Educate your children to self-control, to the habit of holding passion and prejudice and evil tendencies to an upright and reasoning will, and you have done much to abolish misery from their future lives and crimes to society.
I have paid no poll-tax for six years. I was put into a jail once on this account, for one night; and, as I stood considering the walls of solid stone, I could not help being struck with the foolishness of that institution which treated me as if I were mere flesh and blood and bones, to be locked up...I saw that, if there was a wall of stone between me and my townsmen, there was a still more difficult one to climb or break through, before they could get to be as free as I was.
Society has used the juvenile courts to create a caste system where there are throw-away people.
He had drawn many a thousand of these rations in prisons and camps, and though he'd never had an opportunity to weight them on scales, and although, being a man of timid nature, he knew no way of standing up for his rights, he, like every other prisoner, had discovered long ago that honest weight was never to be found in the bread-cutting. There was short weight in every ration. The only point was how short. So every day you took a look to soothe your soul - today, maybe, they haven't snitched any.
Intellectual despair results in neither weakness nor dreams, but in violence. It is only a matter of knowing how to give vent to one's rage; whether one only wants to wander like madmen around prisons, or whether one wants to overturn them.
I have been studying how I may compare This prison where I live unto the world; And, for because the world is populous, And here is not a creature but myself, I cannot do it. Yet I'll hammer it out.
One man meets an infamous punishment for that crime which confers a diadem upon another.
Everyone is a prisoner of his own experiences. No one can eliminate prejudices - just recognize them.
Our task must be to free ourselves from this prison by widening our circles of compassion to embrace all living creatures and the whole of nature in its beauty.
No matter how you seem to fatten on a crime, that can never be good for the bee which is bad for the hive.
Here the great art lies, to discern in what the law is to be to restraint and punishment, and in what things persuasion only is to work.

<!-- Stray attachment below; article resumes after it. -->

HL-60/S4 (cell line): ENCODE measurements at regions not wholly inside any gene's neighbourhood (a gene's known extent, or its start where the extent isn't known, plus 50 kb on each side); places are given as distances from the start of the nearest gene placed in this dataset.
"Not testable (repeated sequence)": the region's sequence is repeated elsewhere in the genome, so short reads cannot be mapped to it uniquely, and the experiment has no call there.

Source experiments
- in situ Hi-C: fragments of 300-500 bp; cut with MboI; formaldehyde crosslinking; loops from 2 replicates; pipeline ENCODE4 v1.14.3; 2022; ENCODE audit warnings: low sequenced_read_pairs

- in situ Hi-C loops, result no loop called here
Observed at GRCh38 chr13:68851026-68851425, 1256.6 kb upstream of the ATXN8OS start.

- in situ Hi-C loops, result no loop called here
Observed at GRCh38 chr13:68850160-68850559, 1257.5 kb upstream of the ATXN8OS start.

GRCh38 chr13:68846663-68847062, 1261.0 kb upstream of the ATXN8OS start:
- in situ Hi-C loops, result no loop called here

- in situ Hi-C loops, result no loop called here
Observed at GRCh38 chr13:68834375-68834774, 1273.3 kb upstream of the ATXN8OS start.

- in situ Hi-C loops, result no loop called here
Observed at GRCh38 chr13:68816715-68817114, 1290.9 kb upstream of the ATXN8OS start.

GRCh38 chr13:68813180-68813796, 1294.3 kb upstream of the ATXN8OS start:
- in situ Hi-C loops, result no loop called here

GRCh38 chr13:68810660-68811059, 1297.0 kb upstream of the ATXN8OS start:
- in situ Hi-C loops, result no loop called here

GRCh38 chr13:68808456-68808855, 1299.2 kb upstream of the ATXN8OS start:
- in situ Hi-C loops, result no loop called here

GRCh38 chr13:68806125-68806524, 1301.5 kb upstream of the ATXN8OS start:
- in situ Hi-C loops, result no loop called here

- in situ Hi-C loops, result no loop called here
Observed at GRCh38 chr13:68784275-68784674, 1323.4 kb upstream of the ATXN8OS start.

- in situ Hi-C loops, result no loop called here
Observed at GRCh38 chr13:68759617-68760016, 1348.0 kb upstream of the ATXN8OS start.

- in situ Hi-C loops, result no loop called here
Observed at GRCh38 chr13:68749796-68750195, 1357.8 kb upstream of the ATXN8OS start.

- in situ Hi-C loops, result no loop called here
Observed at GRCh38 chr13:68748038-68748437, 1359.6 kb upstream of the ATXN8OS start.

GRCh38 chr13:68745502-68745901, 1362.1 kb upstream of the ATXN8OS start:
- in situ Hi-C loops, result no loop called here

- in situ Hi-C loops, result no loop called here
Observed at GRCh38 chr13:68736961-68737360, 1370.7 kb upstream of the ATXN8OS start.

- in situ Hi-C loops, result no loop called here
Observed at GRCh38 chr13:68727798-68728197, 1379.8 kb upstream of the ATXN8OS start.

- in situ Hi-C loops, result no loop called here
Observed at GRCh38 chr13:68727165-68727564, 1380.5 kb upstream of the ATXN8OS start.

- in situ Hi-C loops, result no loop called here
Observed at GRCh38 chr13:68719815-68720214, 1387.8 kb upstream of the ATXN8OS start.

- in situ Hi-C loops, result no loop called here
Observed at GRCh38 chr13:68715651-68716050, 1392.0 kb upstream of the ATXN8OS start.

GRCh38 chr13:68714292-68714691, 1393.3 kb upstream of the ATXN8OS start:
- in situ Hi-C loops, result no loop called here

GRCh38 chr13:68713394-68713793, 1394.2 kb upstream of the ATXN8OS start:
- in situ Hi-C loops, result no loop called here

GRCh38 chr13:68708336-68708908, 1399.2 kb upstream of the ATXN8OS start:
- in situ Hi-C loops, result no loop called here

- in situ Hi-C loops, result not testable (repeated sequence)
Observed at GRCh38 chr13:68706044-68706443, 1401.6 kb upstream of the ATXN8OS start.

Money will determine whether the accused goes to prison or walks out of the courtroom a free man.
History is full of people who went to prison or were burned at the stake for proclaiming their ideas. Society has always defended itself.
They took away my money, my family, and my security. Why couldn't they destroy my ideas? We will question them in court tomorrow as we trigger The Revolution of all revolutions!
Three hundred years ago a prisoner condemned to the Tower of London carved on the wall of his cell this sentiment to keep up his spirits during his long imprisonment: “It is not adversity that kills, but the impatience with which we bear adversity.”
I am an expert of electricity. My father occupied the chair of applied electricity at the state prison.
Civilization is maintained by a very few people in a small number of places and we need only some bombs and a few prisons to blot it out altogether.
To make punishments efficacious, two things are necessary. They must never be disproportioned to the offence, and they must be certain.
The uneven impact of actual enforcement measures tends to mirror and reinforce more general patterns of discrimination (along socioeconomic, racial and ethnic, sexual, and perhaps generational lines) within the society. As a consequence, such enforcement (ineffective as it may be in producing conformity) almost certainly reinforces feelings of alienation already prevalent within major segments of the population.